As noted in an infographic by Top Hat, print textbook “prices have spiraled out of control.” Since 1977, textbook prices have increased more than 1,000%, and a whopping 65% of students skip buying textbooks due to cost. The number of print books sold in the U.S. during the past 11 years has declined by 125 million! Clearly, students are looking for less expensive options. Enter the interactive digital textbook. And saving money isn’t the only benefit. An interactive textbook changes a dry, passive task into a media-rich, engaging, and appealing experience. Filled with visual elements and engrossing practice, the digital textbook goes well beyond being a mere repository of information to offering a complete, immersive experience. The Geography department at the University of Oregon embraced Top Hat, with tremendous success. Hear what they have to say about increased student engagement and learning outcomes. Visit the Top Hat website to learn more.

We will bring you more examples of active learning online in future blog posts. In the meantime, if you have questions or ideas, please post your thoughts in the comments section, or reach out to Oregon State University Ecampus directly. We’re happy to help!

Susan Fein, Ecampus Instructional Designer, susan.fein@oregonstate.edu

OSU Ecampus, ranked top 10 in the nation by U.S. News & World Report.

What is QM?

You may know that OSU is a subscribing member of Quality Matters (QM), a nationally-recognized program focused on online learning course design. Its mission is to measure and guarantee the quality of an online course. QM uses research findings to recommend best practices in online course design.

As an instructional designer (ID), I use and apply the QM rubric and quality assurance principles when working with faculty to design Ecampus courses. About a year ago, I took the first QM workshop, called Applying the QM Rubric or APPQMR.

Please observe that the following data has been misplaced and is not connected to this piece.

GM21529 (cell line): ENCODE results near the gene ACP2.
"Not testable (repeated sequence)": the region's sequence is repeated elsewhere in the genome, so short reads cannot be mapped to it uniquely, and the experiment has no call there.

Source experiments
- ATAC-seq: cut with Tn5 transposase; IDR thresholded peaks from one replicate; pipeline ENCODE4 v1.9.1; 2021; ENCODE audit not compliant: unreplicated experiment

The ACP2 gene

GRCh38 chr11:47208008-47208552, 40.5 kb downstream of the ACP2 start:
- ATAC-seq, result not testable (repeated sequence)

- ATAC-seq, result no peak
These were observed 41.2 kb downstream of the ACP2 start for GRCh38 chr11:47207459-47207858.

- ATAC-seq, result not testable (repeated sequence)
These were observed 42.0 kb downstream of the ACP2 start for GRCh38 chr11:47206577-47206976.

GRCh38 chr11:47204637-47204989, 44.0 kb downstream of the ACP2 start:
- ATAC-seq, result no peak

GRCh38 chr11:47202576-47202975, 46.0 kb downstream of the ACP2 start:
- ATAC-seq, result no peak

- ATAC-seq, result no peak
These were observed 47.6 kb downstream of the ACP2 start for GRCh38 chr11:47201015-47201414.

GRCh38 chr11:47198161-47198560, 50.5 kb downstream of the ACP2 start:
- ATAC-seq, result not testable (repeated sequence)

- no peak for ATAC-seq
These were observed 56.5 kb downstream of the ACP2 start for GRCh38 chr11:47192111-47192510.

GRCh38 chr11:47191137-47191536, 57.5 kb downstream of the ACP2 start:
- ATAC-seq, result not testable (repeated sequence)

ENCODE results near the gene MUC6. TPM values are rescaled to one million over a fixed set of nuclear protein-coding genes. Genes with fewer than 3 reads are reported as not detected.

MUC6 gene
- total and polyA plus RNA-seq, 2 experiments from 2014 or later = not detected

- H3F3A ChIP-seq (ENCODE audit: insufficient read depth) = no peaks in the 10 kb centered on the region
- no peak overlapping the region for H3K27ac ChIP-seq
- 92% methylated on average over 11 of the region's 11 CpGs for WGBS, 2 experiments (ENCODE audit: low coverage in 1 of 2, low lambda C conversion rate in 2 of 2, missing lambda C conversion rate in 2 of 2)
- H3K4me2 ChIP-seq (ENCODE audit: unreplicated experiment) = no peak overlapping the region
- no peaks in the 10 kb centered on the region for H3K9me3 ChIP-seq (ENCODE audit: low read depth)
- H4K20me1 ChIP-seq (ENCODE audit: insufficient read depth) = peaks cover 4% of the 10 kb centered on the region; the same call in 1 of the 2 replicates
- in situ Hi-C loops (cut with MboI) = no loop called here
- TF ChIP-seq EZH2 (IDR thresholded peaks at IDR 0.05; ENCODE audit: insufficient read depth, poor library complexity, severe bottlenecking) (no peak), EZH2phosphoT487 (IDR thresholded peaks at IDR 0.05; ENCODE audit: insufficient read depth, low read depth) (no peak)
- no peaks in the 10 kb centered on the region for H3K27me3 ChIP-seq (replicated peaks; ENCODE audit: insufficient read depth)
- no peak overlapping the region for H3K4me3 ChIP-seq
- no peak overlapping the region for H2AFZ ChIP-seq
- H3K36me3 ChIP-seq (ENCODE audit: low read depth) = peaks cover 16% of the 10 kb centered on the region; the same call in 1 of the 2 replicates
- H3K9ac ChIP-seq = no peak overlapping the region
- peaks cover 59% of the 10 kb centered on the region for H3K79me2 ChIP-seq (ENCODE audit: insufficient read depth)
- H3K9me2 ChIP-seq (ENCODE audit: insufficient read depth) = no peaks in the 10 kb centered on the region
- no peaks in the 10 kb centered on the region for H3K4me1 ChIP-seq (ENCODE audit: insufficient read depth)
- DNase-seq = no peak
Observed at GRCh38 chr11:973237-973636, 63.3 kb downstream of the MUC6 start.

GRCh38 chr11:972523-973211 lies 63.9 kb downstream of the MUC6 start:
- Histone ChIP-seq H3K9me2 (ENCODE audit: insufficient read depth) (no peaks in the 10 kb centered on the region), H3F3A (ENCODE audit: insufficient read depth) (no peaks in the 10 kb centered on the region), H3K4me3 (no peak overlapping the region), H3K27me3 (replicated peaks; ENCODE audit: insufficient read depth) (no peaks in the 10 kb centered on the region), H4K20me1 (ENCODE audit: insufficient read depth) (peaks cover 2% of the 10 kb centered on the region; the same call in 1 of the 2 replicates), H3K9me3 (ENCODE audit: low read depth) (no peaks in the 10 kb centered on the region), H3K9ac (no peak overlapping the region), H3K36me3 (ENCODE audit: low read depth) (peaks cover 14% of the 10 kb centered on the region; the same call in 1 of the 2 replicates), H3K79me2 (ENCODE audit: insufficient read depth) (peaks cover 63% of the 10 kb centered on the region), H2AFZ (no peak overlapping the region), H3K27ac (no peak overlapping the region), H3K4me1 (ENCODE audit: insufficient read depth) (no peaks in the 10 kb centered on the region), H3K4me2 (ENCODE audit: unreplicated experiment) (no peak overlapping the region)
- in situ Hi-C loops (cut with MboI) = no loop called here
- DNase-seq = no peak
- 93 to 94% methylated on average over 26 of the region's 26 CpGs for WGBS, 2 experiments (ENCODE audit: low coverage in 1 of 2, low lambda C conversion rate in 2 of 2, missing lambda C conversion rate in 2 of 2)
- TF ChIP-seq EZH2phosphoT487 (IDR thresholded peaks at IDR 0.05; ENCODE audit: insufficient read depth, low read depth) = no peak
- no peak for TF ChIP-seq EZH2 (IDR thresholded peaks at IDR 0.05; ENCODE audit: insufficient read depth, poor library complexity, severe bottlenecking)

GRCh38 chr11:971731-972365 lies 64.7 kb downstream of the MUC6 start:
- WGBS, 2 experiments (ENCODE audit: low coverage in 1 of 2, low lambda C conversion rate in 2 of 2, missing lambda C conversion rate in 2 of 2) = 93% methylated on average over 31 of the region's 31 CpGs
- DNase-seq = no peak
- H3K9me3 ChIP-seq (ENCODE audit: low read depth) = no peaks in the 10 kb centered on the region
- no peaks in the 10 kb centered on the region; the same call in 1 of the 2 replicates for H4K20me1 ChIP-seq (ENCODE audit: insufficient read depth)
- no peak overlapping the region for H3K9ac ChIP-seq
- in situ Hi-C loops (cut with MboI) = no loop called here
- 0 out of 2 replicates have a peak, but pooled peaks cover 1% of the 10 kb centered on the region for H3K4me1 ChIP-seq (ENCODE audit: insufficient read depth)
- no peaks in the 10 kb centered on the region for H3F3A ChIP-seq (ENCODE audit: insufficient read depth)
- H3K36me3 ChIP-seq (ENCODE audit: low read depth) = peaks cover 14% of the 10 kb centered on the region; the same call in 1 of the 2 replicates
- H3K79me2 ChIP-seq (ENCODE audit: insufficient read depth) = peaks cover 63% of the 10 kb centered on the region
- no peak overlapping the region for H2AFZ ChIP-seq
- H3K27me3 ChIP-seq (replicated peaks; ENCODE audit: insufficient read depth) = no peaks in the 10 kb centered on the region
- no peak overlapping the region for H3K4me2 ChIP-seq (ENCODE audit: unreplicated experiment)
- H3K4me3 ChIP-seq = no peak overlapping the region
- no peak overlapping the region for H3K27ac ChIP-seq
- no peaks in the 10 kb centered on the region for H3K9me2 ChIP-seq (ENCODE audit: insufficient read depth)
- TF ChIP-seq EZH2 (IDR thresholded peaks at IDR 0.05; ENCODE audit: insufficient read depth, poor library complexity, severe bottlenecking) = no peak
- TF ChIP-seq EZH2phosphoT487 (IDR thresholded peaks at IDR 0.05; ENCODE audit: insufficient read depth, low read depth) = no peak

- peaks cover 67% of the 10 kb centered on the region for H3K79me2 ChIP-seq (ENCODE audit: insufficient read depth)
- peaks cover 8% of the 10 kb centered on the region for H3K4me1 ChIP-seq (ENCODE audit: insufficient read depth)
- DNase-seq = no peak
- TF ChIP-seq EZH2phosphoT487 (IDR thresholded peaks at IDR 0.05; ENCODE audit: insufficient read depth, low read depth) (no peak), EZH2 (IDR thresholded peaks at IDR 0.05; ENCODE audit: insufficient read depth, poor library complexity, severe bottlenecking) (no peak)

By the way, this excellent training is offered through Ecampus each quarter. If you haven’t yet participated, take advantage of it. For more information, contact Karen Watte.

Not Just for Beginners

I had nearly nine years experience as an ID at another PAC 12 land-grant university, so I considered myself quite knowledgeable. Frankly, I didn’t expect many significant insights from this entry-level training. Boy, was I wrong!

A few months ago, in September, I presented at the annual QM conference in Fort Worth, Texas. I presented what they call a “Quality Talk,” which is a five-minute structured slide show, where each screen automatically advances every 15 seconds, so precise timing was essential. The title is “An Ode to QA: Teaching an ‘Old’ ID New Tricks.” Meant to be lighthearted and lyrical, I hoped the audience would not mind my non-traditional presentation using a rhyming poem.

The content is my reflection of how QM principles improve online learning. The poem bases each stanza on the letters from the phrase, QA Collaboration Works.

Enjoy the Show

Before you watch, these points about QM are important to know:

• QM principles are called “general standards” and each has a number, such as 2.1 or 4.0.
• Each general standard includes detailed notes and examples called “annotations.”
• The primary principle behind QM is that course content and activities must align with the learning objectives.